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1.
Ann Intern Med ; 174(10): 1409-1419, 2021 Oct.
Article in English | MEDLINE | ID: covidwho-1515633

ABSTRACT

BACKGROUND: The COVID-19 pandemic has caused substantial morbidity and mortality. OBJECTIVE: To describe monthly clinical trends among adults hospitalized with COVID-19. DESIGN: Pooled cross-sectional study. SETTING: 99 counties in 14 states participating in the Coronavirus Disease 2019-Associated Hospitalization Surveillance Network (COVID-NET). PATIENTS: U.S. adults (aged ≥18 years) hospitalized with laboratory-confirmed COVID-19 during 1 March to 31 December 2020. MEASUREMENTS: Monthly hospitalizations, intensive care unit (ICU) admissions, and in-hospital death rates per 100 000 persons in the population; monthly trends in weighted percentages of interventions, including ICU admission, mechanical ventilation, and vasopressor use, among an age- and site-stratified random sample of hospitalized case patients. RESULTS: Among 116 743 hospitalized adults with COVID-19, the median age was 62 years, 50.7% were male, and 40.8% were non-Hispanic White. Monthly rates of hospitalization (105.3 per 100 000 persons), ICU admission (20.2 per 100 000 persons), and death (11.7 per 100 000 persons) peaked during December 2020. Rates of all 3 outcomes were highest among adults aged 65 years or older, males, and Hispanic or non-Hispanic Black persons. Among 18 508 sampled hospitalized adults, use of remdesivir and systemic corticosteroids increased from 1.7% and 18.9%, respectively, in March to 53.8% and 74.2%, respectively, in December. Frequency of ICU admission, mechanical ventilation, and vasopressor use decreased from March (37.8%, 27.8%, and 22.7%, respectively) to December (20.5%, 12.3%, and 12.8%, respectively); use of noninvasive respiratory support increased from March to December. LIMITATION: COVID-NET covers approximately 10% of the U.S. population; findings may not be generalizable to the entire country. CONCLUSION: Rates of COVID-19-associated hospitalization, ICU admission, and death were highest in December 2020, corresponding with the third peak of the U.S. pandemic. The frequency of intensive interventions for management of hospitalized patients decreased over time. These data provide a longitudinal assessment of clinical trends among adults hospitalized with COVID-19 before widespread implementation of COVID-19 vaccines. PRIMARY FUNDING SOURCE: Centers for Disease Control and Prevention.


Subject(s)
COVID-19/therapy , Hospitalization/trends , Adenosine Monophosphate/analogs & derivatives , Adenosine Monophosphate/therapeutic use , Adolescent , Adrenal Cortex Hormones/therapeutic use , Adult , Age Distribution , Aged , Alanine/analogs & derivatives , Alanine/therapeutic use , Antiviral Agents/therapeutic use , COVID-19/ethnology , COVID-19/mortality , Critical Care/trends , Cross-Sectional Studies , Female , Humans , Intensive Care Units/trends , Length of Stay/trends , Male , Middle Aged , Pandemics , Respiration, Artificial/trends , SARS-CoV-2 , United States/epidemiology , Vasoconstrictor Agents/therapeutic use , Young Adult
2.
MMWR Morb Mortal Wkly Rep ; 69(32): 1081-1088, 2020 Aug 14.
Article in English | MEDLINE | ID: covidwho-696036

ABSTRACT

Most reported cases of coronavirus disease 2019 (COVID-19) in children aged <18 years appear to be asymptomatic or mild (1). Less is known about severe COVID-19 illness requiring hospitalization in children. During March 1-July 25, 2020, 576 pediatric COVID-19 cases were reported to the COVID-19-Associated Hospitalization Surveillance Network (COVID-NET), a population-based surveillance system that collects data on laboratory-confirmed COVID-19-associated hospitalizations in 14 states (2,3). Based on these data, the cumulative COVID-19-associated hospitalization rate among children aged <18 years during March 1-July 25, 2020, was 8.0 per 100,000 population, with the highest rate among children aged <2 years (24.8). During March 21-July 25, weekly hospitalization rates steadily increased among children (from 0.1 to 0.4 per 100,000, with a weekly high of 0.7 per 100,000). Overall, Hispanic or Latino (Hispanic) and non-Hispanic black (black) children had higher cumulative rates of COVID-19-associated hospitalizations (16.4 and 10.5 per 100,000, respectively) than did non-Hispanic white (white) children (2.1). Among 208 (36.1%) hospitalized children with complete medical chart reviews, 69 (33.2%) were admitted to an intensive care unit (ICU); 12 of 207 (5.8%) required invasive mechanical ventilation, and one patient died during hospitalization. Although the cumulative rate of pediatric COVID-19-associated hospitalization remains low (8.0 per 100,000 population) compared with that among adults (164.5),* weekly rates increased during the surveillance period, and one in three hospitalized children were admitted to the ICU, similar to the proportion among adults. Continued tracking of SARS-CoV-2 infections among children is important to characterize morbidity and mortality. Reinforcement of prevention efforts is essential in congregate settings that serve children, including childcare centers and schools.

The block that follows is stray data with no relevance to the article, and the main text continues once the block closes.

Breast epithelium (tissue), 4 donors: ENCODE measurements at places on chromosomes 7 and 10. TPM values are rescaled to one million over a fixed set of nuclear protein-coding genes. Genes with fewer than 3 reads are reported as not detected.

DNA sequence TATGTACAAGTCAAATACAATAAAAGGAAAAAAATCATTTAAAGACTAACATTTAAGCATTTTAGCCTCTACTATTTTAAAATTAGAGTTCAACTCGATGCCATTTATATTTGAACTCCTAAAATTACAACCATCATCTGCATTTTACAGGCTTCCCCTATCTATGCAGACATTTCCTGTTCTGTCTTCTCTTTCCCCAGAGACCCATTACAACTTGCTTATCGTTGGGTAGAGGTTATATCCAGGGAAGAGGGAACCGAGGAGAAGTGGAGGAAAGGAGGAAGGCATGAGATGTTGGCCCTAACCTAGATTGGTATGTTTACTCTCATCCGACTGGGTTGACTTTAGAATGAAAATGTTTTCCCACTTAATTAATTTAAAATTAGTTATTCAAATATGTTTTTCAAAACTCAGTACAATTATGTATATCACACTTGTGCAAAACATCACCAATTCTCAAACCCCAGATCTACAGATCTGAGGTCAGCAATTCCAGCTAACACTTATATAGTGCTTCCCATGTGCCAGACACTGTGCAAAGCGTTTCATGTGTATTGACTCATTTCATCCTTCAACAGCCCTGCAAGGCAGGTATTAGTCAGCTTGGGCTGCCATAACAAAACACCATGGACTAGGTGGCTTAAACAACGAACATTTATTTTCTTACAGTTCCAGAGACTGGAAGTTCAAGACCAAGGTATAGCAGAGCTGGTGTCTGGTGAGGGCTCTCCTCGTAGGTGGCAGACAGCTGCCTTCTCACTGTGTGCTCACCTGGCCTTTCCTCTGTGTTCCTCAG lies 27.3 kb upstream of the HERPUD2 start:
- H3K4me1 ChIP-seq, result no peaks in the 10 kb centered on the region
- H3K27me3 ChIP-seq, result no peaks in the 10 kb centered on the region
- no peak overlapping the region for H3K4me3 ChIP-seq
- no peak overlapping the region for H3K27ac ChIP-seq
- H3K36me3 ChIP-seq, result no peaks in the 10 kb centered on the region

Subject(s)
Coronavirus Infections/diagnosis , Coronavirus Infections/therapy , Hospitalization/statistics & numerical data , Pneumonia, Viral/diagnosis , Pneumonia, Viral/therapy , Adolescent , Betacoronavirus/isolation & purification , COVID-19 , Child , Child, Preschool , Chronic Disease , Clinical Laboratory Services , Coronavirus Infections/epidemiology , Female , Humans , Infant , Infant, Newborn , Male , Pandemics , Pediatric Obesity/epidemiology , Pneumonia, Viral/epidemiology , Risk Factors , SARS-CoV-2 , Severity of Illness Index , United States/epidemiology
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